Data, Data Everywhere

Every time we use a cell phone, surf the Web, interact on Facebook, make a purchase, what have you, we create data that businesses, charities, and other organizations analyze to learn more about us.

While such a scenario sounds Orwellian, it is not necessarily terrible.  For example, if your local supermarket chain knows from your frequent shopper card that you buy Kashi Go-Lean cereal four or five packages at a time, you might appreciate them telling you when Kashi goes on sale.  It’s a win-win situation: you want to stock up on Kashi for the best price, and the store wants to bait you with the Kashi in the hopes you’ll buy more than the cereal.

But I digress.  The fact that we create data both seamlessly and almost instantaneously with every one of life’s transactions has greatly increased the demand for tools and specialized professionals to analyze that data and help companies turn it into actionable information.  In fact, IBM is banking its future growth on analytics, a market estimated to be worth $100 billion, by its planned purchase of Netezza, which it announced last week.

Analytics is big business, and even if your job description doesn’t require you to analyze data, you should be aware of it.  Almost anything electronic can be tracked and/or monitored these days.  Anytime you get an email offer from an online retailer you’ve done business with, or direct mail from a charity or other retailer, you’ve been selected by analytical tools who are viewing your past purchasing and giving history.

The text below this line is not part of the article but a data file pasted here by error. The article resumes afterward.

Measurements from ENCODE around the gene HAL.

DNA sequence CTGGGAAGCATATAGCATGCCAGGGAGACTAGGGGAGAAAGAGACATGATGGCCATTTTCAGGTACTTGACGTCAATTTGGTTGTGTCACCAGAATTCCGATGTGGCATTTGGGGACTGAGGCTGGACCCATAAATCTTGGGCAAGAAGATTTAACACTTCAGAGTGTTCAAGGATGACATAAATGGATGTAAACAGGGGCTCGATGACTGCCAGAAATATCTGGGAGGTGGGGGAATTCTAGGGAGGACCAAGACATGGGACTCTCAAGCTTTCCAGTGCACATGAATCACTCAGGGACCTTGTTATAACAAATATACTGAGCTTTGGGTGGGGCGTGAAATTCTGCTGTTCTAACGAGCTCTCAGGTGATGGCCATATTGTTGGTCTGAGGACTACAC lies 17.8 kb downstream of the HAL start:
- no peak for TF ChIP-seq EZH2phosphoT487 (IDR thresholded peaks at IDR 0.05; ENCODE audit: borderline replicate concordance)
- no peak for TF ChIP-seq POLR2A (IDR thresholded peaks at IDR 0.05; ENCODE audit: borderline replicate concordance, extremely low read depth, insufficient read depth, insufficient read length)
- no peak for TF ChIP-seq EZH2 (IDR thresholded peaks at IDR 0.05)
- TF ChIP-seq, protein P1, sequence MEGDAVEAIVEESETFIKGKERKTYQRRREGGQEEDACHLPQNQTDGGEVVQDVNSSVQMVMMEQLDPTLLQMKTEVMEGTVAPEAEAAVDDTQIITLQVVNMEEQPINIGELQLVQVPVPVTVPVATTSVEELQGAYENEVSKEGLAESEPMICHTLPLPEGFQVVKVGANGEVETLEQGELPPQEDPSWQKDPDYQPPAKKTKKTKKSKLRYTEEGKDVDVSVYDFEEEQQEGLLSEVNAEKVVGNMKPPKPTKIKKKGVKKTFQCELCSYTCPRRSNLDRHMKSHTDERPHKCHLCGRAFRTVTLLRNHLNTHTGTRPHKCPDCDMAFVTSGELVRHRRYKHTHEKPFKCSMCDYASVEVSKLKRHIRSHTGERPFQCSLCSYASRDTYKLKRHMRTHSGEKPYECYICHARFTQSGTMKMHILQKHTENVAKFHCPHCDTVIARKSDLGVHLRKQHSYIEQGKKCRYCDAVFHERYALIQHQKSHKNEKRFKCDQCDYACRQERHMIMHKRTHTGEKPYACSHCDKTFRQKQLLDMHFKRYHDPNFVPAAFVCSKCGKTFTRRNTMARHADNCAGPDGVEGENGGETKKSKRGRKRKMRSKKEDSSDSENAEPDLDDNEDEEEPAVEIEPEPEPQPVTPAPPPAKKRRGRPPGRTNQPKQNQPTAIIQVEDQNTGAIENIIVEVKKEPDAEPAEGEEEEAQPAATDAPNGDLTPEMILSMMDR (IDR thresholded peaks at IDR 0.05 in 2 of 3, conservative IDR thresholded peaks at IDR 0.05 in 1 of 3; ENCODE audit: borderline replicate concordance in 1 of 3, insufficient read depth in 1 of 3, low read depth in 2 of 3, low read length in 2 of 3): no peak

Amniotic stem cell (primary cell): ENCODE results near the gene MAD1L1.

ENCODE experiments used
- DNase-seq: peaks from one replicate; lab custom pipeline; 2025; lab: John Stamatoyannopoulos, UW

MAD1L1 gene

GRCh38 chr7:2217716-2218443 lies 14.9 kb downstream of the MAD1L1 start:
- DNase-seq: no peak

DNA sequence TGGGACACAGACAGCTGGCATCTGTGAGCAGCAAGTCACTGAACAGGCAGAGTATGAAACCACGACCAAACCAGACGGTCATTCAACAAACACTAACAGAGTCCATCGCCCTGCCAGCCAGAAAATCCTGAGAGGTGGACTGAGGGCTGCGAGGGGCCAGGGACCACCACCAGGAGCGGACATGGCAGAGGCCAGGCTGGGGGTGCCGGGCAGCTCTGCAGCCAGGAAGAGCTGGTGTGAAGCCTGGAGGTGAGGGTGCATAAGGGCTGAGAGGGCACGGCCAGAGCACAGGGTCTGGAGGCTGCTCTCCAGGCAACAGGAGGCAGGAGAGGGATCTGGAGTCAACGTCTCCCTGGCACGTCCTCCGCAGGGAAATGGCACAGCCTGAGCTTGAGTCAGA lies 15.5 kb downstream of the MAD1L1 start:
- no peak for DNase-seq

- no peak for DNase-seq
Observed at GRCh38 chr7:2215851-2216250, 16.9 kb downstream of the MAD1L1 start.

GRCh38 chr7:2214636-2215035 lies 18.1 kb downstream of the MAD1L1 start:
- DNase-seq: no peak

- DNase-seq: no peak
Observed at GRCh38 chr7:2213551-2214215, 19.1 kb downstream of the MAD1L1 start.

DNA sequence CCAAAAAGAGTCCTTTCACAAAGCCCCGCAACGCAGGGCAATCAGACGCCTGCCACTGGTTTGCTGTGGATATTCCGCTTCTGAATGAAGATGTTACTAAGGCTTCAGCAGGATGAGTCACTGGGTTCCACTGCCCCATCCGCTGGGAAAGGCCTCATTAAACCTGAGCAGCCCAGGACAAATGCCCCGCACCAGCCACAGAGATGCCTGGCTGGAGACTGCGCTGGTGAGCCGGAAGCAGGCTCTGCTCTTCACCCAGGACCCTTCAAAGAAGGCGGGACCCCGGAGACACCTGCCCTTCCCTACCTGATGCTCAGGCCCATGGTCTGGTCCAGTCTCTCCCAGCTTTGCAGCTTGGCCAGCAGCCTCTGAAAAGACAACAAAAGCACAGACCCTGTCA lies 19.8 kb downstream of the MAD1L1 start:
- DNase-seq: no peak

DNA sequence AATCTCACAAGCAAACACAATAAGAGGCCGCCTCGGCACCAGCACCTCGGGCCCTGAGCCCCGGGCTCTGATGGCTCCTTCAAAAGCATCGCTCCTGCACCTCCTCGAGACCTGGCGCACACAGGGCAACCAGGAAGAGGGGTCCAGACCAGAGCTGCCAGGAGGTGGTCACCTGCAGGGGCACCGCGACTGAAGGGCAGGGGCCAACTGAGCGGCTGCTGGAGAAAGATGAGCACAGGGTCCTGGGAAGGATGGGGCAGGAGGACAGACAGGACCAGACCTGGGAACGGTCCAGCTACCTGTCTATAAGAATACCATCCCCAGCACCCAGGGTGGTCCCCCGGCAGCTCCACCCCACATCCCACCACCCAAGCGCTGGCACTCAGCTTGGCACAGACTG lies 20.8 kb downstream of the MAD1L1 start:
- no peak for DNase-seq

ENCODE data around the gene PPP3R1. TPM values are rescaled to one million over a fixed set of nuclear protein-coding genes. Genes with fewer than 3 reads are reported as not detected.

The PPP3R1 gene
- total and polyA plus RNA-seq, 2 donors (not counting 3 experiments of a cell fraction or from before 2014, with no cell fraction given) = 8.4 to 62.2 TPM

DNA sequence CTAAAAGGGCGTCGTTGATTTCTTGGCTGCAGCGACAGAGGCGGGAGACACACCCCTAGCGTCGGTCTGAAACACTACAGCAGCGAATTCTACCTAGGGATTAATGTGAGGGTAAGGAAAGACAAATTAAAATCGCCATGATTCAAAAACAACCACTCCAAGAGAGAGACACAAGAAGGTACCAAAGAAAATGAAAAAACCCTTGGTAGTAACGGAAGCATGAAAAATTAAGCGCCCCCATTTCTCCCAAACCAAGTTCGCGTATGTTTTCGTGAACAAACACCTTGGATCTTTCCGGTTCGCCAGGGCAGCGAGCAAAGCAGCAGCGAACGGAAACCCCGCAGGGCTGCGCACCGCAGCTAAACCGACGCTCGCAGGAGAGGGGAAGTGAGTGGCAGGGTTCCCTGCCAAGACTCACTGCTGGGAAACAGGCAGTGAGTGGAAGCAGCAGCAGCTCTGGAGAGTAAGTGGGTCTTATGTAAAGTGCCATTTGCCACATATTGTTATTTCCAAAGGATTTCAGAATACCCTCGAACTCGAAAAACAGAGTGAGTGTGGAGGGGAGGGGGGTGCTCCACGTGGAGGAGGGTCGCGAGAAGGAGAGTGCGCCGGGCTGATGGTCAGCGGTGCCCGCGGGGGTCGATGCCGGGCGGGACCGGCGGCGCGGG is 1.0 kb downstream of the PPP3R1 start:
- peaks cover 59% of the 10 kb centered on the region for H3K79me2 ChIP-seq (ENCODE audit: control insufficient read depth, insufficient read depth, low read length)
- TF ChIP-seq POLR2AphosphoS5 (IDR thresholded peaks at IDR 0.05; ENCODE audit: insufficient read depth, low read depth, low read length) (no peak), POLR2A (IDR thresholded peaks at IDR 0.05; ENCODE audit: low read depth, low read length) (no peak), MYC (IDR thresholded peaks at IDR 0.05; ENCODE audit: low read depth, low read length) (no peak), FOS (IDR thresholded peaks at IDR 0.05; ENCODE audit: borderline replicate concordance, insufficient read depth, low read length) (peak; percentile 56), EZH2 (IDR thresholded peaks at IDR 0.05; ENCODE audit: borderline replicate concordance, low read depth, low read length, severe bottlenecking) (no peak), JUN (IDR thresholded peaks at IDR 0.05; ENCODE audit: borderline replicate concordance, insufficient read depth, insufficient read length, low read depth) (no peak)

If you run a business, you should be cognizant of all the data you accumulate and the ways in which you accumulate it.  What’s more, you should weigh the data you’re currently collecting against the decisions it helps you make, so that you can identify additional data you may need.  This can be a goldmine for you in helping you better understand your customers’ needs and wants, identify new trends and changing patterns, and develop new products in services in response to those changing needs and wants.

Data and the need to analyze it are here to stay.

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